Meanwhile we were involved in the Gulf War (1990-1990), the Taliban was formed (1990) and took over Afghanistan (1996); Osama bin Laden moved to Afghanistan (1996) and al Qaeda rose up and declared war on the U.S. Attacks on American embassies in Africa and a Navy ship as well as the World Trade Center happened until the horror of 9/11/2001.

Thereafter we invaded Afghanistan. And then Iraq which we have seen become a Shiite state with strong ties to Iran; we’ve seen the rise of the particularly barbaric IS, and the ongoing war and destruction of Syria and the ongoing madness in Libya. In 2014 we saw Israel attack Gaza and increase its grab of land on the West Bank. This year we’ve seen Yemen fall.

That is what our policy has  brought about since 1979. The WSJ seems to think we should continue with it. How long do we persist in a policy that has brought about one failure after another? How could anyone think continuing this bankrupt policy is a good idea?

We finally have a president who looks at the dismal history over the past 35 years and wants to do something different. He’d like to bring us a little peace. He is being condemned for wanting to try to change. Makes no sense to me.

12 thoughts on “Obama’s Folly? Wanting A Better Approach

  1. WSJ is a Rupert Murdock owned paper. Second largest shareholder of that media company was Alween Bin Talaal, richest Saudi in the world. The guy behind the guy pulling the strings. He’s also the Largest shareholder of Citigroup amoungst other holdings. Saudi and their pals in Israel want Iran whacked. Some security reasons of course but mostly greed. What’s it worth to know the future? To know the exact moment a war on Iran begins causing the price of crude oil to soar. To invest at just the right moment AND to reduce global crude supplies from the third largest crude producer?

    1. Jim:

      True. A killing will be made when we invade Iran and shut down their oil facilities. It may be a good idea to see what guys are buying into the Exxons of the world. Perhaps the Saudi continuing to keep the supply flowing and the prices down is because they are investing heavily knowing the market will explode when the attacks begin.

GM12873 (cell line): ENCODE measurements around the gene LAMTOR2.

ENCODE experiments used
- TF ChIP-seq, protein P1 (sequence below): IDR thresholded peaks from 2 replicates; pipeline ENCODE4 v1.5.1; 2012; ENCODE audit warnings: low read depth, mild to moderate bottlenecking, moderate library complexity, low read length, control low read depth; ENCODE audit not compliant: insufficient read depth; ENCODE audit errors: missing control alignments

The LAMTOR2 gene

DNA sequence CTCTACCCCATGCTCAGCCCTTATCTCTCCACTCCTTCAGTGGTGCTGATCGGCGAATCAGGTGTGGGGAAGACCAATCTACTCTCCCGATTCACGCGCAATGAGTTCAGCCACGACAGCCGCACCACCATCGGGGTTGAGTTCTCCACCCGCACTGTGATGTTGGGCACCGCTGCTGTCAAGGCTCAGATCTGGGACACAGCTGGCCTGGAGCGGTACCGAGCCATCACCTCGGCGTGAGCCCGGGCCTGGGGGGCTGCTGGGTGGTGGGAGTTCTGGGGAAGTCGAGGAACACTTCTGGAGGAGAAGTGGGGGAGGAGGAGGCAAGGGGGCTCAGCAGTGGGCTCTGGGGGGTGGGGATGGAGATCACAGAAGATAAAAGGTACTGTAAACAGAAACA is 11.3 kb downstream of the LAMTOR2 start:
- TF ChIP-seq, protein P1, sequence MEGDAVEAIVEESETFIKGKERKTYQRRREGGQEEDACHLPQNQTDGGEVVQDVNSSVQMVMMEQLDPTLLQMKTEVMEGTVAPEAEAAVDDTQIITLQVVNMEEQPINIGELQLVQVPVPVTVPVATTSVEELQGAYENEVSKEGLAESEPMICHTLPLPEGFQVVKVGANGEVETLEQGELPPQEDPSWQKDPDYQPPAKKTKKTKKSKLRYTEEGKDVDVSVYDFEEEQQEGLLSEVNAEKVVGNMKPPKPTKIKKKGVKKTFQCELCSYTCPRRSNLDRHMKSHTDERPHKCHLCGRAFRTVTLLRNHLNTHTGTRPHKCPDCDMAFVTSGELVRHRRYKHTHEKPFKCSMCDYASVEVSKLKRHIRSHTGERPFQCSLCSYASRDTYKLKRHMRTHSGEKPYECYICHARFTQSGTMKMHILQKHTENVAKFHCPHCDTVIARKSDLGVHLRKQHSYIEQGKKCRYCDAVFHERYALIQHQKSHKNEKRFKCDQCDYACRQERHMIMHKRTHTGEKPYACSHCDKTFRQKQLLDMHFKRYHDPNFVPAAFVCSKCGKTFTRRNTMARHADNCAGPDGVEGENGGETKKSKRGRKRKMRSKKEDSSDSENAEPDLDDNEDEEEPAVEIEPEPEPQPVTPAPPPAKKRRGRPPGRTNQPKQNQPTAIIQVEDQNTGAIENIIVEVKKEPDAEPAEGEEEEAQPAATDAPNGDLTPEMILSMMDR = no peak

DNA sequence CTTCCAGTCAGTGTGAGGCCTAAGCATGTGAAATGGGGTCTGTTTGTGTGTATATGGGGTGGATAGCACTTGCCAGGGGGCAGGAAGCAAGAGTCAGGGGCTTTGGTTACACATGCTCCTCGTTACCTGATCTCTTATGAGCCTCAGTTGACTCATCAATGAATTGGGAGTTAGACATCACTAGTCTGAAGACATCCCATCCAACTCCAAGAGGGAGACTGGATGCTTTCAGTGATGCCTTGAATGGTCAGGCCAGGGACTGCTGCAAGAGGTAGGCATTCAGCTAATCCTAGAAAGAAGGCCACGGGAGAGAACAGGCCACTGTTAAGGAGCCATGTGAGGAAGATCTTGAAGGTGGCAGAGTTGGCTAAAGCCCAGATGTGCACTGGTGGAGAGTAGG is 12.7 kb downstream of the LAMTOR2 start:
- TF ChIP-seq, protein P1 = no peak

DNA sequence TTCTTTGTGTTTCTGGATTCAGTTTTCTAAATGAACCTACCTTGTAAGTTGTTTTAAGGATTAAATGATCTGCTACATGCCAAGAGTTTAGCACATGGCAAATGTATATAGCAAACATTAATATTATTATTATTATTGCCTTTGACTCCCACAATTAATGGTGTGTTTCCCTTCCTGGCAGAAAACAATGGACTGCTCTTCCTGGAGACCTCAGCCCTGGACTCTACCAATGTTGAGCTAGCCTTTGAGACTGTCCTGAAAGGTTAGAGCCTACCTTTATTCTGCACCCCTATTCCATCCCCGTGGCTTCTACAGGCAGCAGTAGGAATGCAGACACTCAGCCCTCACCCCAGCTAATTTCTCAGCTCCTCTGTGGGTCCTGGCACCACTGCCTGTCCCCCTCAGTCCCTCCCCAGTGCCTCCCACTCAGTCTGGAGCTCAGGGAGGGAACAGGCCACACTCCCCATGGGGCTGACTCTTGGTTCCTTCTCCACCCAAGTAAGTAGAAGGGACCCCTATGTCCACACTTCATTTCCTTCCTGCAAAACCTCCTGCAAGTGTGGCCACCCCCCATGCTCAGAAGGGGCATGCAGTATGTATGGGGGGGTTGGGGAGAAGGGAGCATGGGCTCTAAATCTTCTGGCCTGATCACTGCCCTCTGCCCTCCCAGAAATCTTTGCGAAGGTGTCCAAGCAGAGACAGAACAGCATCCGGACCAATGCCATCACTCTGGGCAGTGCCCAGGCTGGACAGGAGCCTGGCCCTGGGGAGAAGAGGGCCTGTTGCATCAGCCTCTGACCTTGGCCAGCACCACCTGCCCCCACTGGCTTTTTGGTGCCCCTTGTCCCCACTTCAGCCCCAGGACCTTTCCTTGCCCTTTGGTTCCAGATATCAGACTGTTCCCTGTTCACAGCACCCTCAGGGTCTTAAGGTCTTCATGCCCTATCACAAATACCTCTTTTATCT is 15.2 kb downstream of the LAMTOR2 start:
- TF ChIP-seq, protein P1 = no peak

2. If BHO wants a different approach why did he attack Libya and ruin that country? Why is he helping the Saudis and the GCC bomb Yemen? One has to hope that he is smart enough to see that the assault on Yemen is a ploy to create a wedge between Iran and the U.S. This aggression is a last ditch effort to scuttle the Iran nuclear talks. The minority in the Gulf are the Sunnis. But they have controlled the region with their wealth and military alliance with the West. The Shia are the majority. 2. How do you explain the actions in Yemen. The former leader Saleh and part of the army aligned themselves with the Houti ( Shia) rebels and drove out the present leader Hadi. The main force fighting Al Qaeda in the Arabian Peninsula was the Houti. Now the U.S. is assisting an attack on the people fighting Al Qaeda. We are now allies of Al Qaeda. 3. Apparently there are two Sunni Muslim cable tv channels. Al Jazera and Fox. Talk about a smear or vilification campaign against an ethnic group. The vitriol against the 100 million Shia is pronounced and relentless. Goebbels would be proud of Fox. Florida State has a fan website called Warchant. WSJ and Fox should be renamed. 4. The late Prime Minister Lee of Singapore spoke of how tough the Japanese were. You couldn’t roll over them. They would fight and resist. They were about 100 million but they were the strongest people in Asia. Are the Shia similar? They seem to have the best fighters in Yemen, Syria, Lebanon and Iraq.